Content Moderation At Scale Remains Impossible: Vaccines Edition
from the the-way-of-the-world dept
Last week a story started to blow up that was used, once again, by the media to beat up on Facebook. The headline, from the Daily Beast, says it all: Facebook Axed Pro-Vaccine Ads From Hospitals and Health Orgs, Let Anti-Vaxxer Ads Slip Through. As the story notes, Facebook has (smartly) decided to not allow anti-vax nonsense advertising. It will, of course, allow important pro-vaccination awareness advertising. It does this for a pretty good reason: anti-vax nonsense is killing people. Vaccinations save lives (and I know some anti-vaxxers reading this are foaming at the mouth to scream at us in the comments, and let’s just be clear: you’re wrong and you should stop it before you kill more people). Anyway, here’s what went down:
This month, the Idaho Department of Health and Welfare, the state?s official health department, bought 14 ads to promote a statewide program providing free pediatric vaccinations. Facebook removed all of them.
During the same time period, Children?s Health Defense, an anti-vaccine nonprofit founded and chaired by the nation?s most prominent vaccine conspiracy theorist, Robert F. Kennedy Jr., successfully placed more than 10 ads stoking unfounded fear about vaccines and other medical conspiracy theories.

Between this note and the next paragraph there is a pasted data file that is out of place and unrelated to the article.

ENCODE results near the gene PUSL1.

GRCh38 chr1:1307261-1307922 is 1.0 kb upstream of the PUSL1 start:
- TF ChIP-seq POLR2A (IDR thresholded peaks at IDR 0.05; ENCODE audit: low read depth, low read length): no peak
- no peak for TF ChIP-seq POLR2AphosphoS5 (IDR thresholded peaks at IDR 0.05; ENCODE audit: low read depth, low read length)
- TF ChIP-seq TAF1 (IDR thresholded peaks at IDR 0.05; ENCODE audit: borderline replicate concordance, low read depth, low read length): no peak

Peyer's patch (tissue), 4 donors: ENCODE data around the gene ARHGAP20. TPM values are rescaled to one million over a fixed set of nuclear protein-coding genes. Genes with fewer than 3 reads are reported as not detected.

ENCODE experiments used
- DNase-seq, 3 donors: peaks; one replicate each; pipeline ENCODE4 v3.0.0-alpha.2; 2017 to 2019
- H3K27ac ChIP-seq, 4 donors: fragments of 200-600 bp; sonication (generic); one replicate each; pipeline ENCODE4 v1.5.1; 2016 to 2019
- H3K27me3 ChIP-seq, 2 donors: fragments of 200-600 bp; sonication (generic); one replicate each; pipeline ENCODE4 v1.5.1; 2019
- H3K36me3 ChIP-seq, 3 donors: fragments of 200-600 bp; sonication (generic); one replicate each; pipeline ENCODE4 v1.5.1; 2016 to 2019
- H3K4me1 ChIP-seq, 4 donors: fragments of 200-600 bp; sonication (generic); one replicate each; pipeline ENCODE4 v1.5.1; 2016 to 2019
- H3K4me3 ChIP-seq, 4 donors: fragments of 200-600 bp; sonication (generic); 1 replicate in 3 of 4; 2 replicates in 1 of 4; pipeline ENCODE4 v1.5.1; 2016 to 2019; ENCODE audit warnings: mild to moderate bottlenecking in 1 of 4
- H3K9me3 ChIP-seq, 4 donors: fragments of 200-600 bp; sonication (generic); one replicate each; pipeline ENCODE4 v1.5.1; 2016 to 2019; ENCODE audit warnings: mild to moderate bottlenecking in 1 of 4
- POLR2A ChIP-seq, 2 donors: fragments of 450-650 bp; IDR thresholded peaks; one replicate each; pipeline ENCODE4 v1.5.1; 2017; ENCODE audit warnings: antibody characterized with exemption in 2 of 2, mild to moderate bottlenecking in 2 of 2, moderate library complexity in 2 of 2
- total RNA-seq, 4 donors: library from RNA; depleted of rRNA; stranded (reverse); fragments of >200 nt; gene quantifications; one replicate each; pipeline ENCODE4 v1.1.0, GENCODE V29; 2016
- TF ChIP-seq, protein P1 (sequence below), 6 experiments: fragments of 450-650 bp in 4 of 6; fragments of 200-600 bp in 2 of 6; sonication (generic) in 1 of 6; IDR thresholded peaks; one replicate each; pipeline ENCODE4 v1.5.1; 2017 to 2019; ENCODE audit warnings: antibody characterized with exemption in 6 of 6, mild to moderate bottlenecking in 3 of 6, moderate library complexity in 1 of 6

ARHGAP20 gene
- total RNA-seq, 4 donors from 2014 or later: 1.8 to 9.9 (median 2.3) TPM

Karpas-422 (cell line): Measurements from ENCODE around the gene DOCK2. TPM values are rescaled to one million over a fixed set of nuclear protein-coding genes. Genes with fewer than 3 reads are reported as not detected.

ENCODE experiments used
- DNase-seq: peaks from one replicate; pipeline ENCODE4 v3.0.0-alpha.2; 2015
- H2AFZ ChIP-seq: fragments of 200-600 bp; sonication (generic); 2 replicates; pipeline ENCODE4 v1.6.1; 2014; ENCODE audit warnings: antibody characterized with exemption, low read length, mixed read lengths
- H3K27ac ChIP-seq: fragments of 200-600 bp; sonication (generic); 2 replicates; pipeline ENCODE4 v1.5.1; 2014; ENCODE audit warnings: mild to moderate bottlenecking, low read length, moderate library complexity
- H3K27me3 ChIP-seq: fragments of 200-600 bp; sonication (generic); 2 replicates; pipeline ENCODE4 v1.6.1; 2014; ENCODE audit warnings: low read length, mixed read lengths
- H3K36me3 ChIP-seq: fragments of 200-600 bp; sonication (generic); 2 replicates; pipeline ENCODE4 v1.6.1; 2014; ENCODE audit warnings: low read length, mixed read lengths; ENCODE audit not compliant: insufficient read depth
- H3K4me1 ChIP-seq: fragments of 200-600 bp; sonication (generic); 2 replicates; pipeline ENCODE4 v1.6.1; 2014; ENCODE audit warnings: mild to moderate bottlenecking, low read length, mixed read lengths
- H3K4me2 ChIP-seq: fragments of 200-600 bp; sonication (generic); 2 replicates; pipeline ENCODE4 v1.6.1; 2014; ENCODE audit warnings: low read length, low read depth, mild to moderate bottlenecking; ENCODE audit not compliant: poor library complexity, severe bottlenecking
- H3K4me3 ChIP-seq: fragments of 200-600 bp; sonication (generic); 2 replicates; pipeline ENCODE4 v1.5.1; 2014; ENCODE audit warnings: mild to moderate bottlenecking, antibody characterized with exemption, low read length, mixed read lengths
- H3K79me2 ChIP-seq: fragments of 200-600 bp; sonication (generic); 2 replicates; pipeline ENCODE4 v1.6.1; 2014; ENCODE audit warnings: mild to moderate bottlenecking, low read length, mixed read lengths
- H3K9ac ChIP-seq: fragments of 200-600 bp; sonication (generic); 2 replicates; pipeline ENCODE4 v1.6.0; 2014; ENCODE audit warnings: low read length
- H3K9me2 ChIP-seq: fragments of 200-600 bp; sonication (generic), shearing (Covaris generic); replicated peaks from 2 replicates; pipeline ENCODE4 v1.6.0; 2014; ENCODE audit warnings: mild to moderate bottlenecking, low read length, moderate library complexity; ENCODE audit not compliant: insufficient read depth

I saw some people on Twitter using this to attack Facebook, but actually it just highlights the same point we’ve been making for a few years now: content moderation at scale is impossible to do well and you will always, always make mistakes. And this is one of many kinds of mistakes that happen all the time. Unless someone is deeply, deeply engaged in these issues, distinguishing between anti-vax anti-science quackery can sometimes be difficult. And if moderators are taught to be wary of “vaccine” advertisements, they may just start to key in on anything that mentions vaccines — including something from a government Department of Health. In some cases it appears that automated systems are to blame:
?It?s our understanding that auto-blocking software flagged these ads, since the text resembles when ads appear to be spreading vaccine misinformation,? said Emily Lowther, a spokeswoman for the Minnesota Hospital Association, who expressed frustration at the phenomenon.
Of course, perhaps what’s more interesting is that part of the reason the Daily Beast was even able to write this story is because of Facebook’s transparency on advertisements with its Ad Library.
You could say that Facebook must do a better job at this kind of thing, but that would require focusing even more attention on these ads, which inevitably means some other set of ads will end up getting messed up as well. Content moderation at scale is impossible to do well, and that’s not a Facebook issue, it’s a societal one. There are some people who are going to be pushing bad information, and they’re always going to seek to make it look as legit as possible. That’s a problem, but expecting that one company can magically fix it seems like a silly thing to do.